9. Smoothed Particle Hydrodynamics Simulation of Wave Overtopping Characteristics for Different Coastal Structures

    PubMed Central

    Pu, Jaan Hui; Shao, Songdong

    2012-01-01

    This research paper presents an incompressible smoothed particle hydrodynamics (ISPH) technique to investigate a regular wave overtopping on the coastal structure of different types. The SPH method is a mesh-free particle modeling approach that can efficiently treat the large deformation of free surface. The incompressible SPH approach employs a true hydrodynamic formulation to solve the fluid pressure that has less pressure fluctuations. The generation of flow turbulence during the wave breaking and overtopping is modeled by a subparticle scale (SPS) turbulence model. Here the ISPH model is used to investigate the wave overtopping over a coastal structure with and without the porous material. The computations disclosed the features of flow velocity, turbulence, and pressure distributions for different structure types and indicated that the existence of a layer of porous material can effectively reduce the wave impact pressure and overtopping rate. The proposed numerical model is expected to provide a promising practical tool to investigate the complicated wave-structure interactions. PMID:22919291

  10. Application of a Coupled Wave and Hydrodynamic Model over Complex Bathymetry in Eastern Lake Ontario

    NASA Astrophysics Data System (ADS)

    McCombs, M. P.; Mulligan, R. P.; Boegman, L.; Yerubandi, R. R.

    2012-12-01

    The Kingston Basin in eastern Lake Ontario is a region with complex bathymetry including islands, shoals and deeper channels. This area can have waves over 5 m in height and storm surges on the order of 1 m, forced by strong westerly fall and winter storm winds. We characterize the waves, hydrodynamics and thermal structure from observations acquired by acoustic Doppler current profilers, thermistor chains, optical backscatter loggers, water level sensors and wave gauges collected over the 2012 winter period. The SWAN and Delft3D coupled models, validated by the observations, are used to simulate the wave and hydrodynamic conditions for two large storm events. The model was forced with forecast data from the Great Lakes Coastal Forecasting System, observations from the National Oceanographic and Atmospheric Administration and Environment Canada. Results indicate that there is strong spatial variability in wave conditions due to refraction and focusing of the bathymetry. Future work will extend the model to determine the potential environmental impacts of offshore wind farm construction in the region.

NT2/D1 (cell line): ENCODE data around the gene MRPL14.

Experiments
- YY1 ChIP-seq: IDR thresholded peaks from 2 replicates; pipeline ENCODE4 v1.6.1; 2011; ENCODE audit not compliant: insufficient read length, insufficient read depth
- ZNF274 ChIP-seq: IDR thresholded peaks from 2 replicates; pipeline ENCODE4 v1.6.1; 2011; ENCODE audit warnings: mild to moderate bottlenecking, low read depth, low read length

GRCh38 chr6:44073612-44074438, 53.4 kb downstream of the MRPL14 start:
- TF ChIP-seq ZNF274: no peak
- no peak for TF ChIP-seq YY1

11. Seascape-level variation in turbulence- and wave-generated hydrodynamic signals experienced by plankton

    NASA Astrophysics Data System (ADS)

    Fuchs, Heidi L.; Gerbi, Gregory P.

    2016-02-01

    Plankton exhibit diverse and dramatic responses to fluid motions, and these behaviors are likely critical for survival and fitness. Fluid motions can be generated by organisms or by physical processes, including turbulence and surface gravity waves. Physical processes vary geographically in their intensity and generate hydrodynamic signals experienced by plankton as fluid forces on their sensory receptors. In this synthesis, we review how turbulence and waves vary in space, the scales and statistics of their motions, and the forces exerted on plankton. We then quantify the hydrodynamic signals produced by turbulence and waves in four seascape types - surf zones, inlets and estuaries, the continental shelf, and the open ocean - using published dissipation rates, wind and wave data from buoys, and observations from two coastal sites in Massachusetts, USA. We relate these geographic patterns in signals to the observed behaviors of example species and to the forces sensed by typical plankters with different receptor types. Turbulence-generated shears are largest in the surf zone, inlets and estuaries, while wave-generated accelerations are larger offshore; as a result, each seascape exhibits some range of combined shears and accelerations that is distinct. These signals generate forces on plankton that vary among habitats and with plankton size and swimming speed. Spatial patterns in fluid forces create a potential mechanism for dispersing larvae to distinguish habitats by their hydrodynamic signatures. However, turbulence can be strong in all seascapes and may cause widespread interference in signaling among predators and prey. Plankton with a single receptor type could identify nearshore habitats, while those with multiple receptor types potentially could distinguish inshore vs. offshore seascapes or decode signals produced by physical processes and by other organisms.

  12. A Stability Analysis for a Hydrodynamic Three-Wave Journal Bearing